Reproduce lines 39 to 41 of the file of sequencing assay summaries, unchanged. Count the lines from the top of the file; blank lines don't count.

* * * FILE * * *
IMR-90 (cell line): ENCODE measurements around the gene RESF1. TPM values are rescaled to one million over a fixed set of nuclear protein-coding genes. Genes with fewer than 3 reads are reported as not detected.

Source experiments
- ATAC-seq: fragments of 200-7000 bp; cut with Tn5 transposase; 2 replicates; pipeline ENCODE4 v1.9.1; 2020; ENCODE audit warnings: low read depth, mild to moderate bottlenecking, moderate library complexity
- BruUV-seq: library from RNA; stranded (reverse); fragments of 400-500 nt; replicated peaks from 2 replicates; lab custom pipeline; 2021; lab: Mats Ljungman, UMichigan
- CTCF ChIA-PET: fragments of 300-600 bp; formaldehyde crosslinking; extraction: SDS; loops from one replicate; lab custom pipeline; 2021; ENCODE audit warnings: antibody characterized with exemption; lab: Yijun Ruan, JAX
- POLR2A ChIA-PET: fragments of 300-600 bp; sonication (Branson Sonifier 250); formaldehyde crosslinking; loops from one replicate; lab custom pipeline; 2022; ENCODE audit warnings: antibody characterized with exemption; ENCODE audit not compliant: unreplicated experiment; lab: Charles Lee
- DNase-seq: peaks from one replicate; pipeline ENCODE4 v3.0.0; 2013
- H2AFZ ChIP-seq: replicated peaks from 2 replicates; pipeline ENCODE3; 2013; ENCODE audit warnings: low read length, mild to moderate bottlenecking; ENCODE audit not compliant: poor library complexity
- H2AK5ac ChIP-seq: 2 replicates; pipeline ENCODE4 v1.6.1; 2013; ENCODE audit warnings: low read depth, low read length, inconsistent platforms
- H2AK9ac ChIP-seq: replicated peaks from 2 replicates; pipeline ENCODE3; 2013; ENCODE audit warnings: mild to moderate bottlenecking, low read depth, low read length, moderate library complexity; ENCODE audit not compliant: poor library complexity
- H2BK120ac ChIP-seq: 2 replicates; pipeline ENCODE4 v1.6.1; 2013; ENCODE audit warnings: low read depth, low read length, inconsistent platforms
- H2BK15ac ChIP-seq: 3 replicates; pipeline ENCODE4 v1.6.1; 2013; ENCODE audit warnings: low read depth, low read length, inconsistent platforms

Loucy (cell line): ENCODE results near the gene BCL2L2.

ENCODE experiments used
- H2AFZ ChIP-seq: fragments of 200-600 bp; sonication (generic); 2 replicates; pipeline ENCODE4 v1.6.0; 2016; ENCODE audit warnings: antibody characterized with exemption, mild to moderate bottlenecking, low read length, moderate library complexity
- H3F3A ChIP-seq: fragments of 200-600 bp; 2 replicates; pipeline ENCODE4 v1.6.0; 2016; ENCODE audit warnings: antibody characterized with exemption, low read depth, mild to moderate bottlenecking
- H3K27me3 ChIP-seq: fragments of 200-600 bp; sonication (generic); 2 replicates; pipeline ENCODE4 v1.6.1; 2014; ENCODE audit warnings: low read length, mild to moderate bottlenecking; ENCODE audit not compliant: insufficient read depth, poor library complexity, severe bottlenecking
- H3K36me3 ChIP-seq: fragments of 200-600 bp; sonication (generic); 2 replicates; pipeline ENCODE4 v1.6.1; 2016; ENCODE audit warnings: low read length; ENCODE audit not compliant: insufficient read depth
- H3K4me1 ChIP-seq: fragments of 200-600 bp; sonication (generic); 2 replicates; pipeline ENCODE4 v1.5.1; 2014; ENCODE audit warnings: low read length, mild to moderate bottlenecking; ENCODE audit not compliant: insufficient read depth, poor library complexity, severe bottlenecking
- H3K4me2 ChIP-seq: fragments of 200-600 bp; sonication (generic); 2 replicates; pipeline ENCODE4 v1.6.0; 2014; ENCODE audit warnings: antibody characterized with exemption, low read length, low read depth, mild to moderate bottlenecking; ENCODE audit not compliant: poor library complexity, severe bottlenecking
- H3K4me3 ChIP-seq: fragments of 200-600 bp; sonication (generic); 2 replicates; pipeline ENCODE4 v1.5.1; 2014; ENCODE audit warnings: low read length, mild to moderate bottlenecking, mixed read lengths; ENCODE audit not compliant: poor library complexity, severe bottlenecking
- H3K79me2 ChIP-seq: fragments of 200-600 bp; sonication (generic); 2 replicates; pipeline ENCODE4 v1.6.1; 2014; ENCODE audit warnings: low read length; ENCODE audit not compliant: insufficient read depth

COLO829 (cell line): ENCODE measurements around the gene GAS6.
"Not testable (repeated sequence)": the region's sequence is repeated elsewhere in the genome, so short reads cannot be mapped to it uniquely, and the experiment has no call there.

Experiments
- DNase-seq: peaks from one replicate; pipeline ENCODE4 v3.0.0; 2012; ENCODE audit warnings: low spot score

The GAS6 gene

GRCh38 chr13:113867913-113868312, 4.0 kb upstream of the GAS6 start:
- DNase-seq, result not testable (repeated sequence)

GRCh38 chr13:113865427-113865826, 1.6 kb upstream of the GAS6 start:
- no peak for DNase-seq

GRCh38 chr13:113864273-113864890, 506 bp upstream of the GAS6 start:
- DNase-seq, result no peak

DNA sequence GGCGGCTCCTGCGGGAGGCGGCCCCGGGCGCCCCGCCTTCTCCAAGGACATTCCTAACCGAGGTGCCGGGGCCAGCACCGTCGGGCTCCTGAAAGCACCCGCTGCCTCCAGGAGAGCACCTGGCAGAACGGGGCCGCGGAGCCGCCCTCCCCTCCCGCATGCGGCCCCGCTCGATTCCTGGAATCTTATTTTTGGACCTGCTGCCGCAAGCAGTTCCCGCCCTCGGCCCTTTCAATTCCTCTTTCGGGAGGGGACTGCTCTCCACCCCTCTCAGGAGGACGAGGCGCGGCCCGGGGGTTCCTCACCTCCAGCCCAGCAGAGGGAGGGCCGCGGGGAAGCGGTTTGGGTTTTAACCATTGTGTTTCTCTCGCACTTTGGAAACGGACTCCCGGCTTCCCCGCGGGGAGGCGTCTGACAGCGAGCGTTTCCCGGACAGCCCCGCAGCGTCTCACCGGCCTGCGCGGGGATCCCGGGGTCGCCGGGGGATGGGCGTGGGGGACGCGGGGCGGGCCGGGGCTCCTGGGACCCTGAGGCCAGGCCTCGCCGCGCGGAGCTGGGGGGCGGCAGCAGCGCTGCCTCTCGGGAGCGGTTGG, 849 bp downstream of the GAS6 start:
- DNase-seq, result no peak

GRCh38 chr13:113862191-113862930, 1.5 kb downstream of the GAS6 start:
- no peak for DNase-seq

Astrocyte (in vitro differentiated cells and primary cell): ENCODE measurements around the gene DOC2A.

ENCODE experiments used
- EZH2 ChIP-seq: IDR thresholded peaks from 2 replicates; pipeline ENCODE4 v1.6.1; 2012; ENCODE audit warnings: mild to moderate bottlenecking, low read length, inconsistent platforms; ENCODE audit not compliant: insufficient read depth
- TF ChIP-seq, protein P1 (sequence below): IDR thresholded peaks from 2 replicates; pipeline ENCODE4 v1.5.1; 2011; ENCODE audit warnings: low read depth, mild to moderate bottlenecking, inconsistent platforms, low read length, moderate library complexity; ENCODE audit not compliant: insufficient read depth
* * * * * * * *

ENCODE experiments used
- EZH2 ChIP-seq: IDR thresholded peaks from 2 replicates; pipeline ENCODE4 v1.6.1; 2012; ENCODE audit warnings: mild to moderate bottlenecking, low read length, inconsistent platforms; ENCODE audit not compliant: insufficient read depth
- TF ChIP-seq, protein P1 (sequence below): IDR thresholded peaks from 2 replicates; pipeline ENCODE4 v1.5.1; 2011; ENCODE audit warnings: low read depth, mild to moderate bottlenecking, inconsistent platforms, low read length, moderate library complexity; ENCODE audit not compliant: insufficient read depth